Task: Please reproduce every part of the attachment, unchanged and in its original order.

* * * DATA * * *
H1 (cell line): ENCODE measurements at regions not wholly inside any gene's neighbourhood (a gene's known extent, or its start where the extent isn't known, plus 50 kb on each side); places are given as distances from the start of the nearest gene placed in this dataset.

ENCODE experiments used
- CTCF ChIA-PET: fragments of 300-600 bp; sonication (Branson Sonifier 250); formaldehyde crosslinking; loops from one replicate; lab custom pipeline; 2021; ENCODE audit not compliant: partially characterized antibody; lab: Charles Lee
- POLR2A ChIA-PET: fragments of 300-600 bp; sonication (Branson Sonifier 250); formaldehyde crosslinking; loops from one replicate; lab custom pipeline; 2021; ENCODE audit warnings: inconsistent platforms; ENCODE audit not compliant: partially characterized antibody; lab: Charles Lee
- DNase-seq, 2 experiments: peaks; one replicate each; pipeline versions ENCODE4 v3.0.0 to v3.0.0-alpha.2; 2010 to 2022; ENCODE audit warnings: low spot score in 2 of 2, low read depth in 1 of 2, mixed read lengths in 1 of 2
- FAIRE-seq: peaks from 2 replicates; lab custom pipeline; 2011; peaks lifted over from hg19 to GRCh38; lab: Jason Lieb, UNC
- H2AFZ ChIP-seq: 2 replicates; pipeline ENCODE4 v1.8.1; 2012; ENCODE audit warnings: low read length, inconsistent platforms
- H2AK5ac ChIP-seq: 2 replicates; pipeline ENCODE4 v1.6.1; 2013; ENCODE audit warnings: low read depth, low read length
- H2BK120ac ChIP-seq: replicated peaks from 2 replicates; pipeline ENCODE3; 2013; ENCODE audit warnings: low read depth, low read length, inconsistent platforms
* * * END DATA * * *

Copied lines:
H1 (cell line): ENCODE measurements at regions not wholly inside any gene's neighbourhood (a gene's known extent, or its start where the extent isn't known, plus 50 kb on each side); places are given as distances from the start of the nearest gene placed in this dataset.

ENCODE experiments used
- CTCF ChIA-PET: fragments of 300-600 bp; sonication (Branson Sonifier 250); formaldehyde crosslinking; loops from one replicate; lab custom pipeline; 2021; ENCODE audit not compliant: partially characterized antibody; lab: Charles Lee
- POLR2A ChIA-PET: fragments of 300-600 bp; sonication (Branson Sonifier 250); formaldehyde crosslinking; loops from one replicate; lab custom pipeline; 2021; ENCODE audit warnings: inconsistent platforms; ENCODE audit not compliant: partially characterized antibody; lab: Charles Lee
- DNase-seq, 2 experiments: peaks; one replicate each; pipeline versions ENCODE4 v3.0.0 to v3.0.0-alpha.2; 2010 to 2022; ENCODE audit warnings: low spot score in 2 of 2, low read depth in 1 of 2, mixed read lengths in 1 of 2
- FAIRE-seq: peaks from 2 replicates; lab custom pipeline; 2011; peaks lifted over from hg19 to GRCh38; lab: Jason Lieb, UNC
- H2AFZ ChIP-seq: 2 replicates; pipeline ENCODE4 v1.8.1; 2012; ENCODE audit warnings: low read length, inconsistent platforms
- H2AK5ac ChIP-seq: 2 replicates; pipeline ENCODE4 v1.6.1; 2013; ENCODE audit warnings: low read depth, low read length
- H2BK120ac ChIP-seq: replicated peaks from 2 replicates; pipeline ENCODE3; 2013; ENCODE audit warnings: low read depth, low read length, inconsistent platforms